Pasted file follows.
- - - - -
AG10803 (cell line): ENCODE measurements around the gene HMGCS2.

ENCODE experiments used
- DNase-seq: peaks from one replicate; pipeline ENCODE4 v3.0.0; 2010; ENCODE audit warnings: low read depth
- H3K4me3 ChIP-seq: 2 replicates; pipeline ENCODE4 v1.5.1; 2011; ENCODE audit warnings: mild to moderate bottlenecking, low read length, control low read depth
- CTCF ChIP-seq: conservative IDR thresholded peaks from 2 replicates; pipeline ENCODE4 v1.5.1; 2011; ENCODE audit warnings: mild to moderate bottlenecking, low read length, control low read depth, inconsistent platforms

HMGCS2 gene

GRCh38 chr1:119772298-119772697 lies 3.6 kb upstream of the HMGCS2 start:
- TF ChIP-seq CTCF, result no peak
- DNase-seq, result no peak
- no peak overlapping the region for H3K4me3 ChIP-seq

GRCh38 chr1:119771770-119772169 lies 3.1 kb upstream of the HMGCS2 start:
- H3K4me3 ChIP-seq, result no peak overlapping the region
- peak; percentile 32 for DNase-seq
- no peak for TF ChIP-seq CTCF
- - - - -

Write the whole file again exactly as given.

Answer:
AG10803 (cell line): ENCODE measurements around the gene HMGCS2.

ENCODE experiments used
- DNase-seq: peaks from one replicate; pipeline ENCODE4 v3.0.0; 2010; ENCODE audit warnings: low read depth
- H3K4me3 ChIP-seq: 2 replicates; pipeline ENCODE4 v1.5.1; 2011; ENCODE audit warnings: mild to moderate bottlenecking, low read length, control low read depth
- CTCF ChIP-seq: conservative IDR thresholded peaks from 2 replicates; pipeline ENCODE4 v1.5.1; 2011; ENCODE audit warnings: mild to moderate bottlenecking, low read length, control low read depth, inconsistent platforms

HMGCS2 gene

GRCh38 chr1:119772298-119772697 lies 3.6 kb upstream of the HMGCS2 start:
- TF ChIP-seq CTCF, result no peak
- DNase-seq, result no peak
- no peak overlapping the region for H3K4me3 ChIP-seq

GRCh38 chr1:119771770-119772169 lies 3.1 kb upstream of the HMGCS2 start:
- H3K4me3 ChIP-seq, result no peak overlapping the region
- peak; percentile 32 for DNase-seq
- no peak for TF ChIP-seq CTCF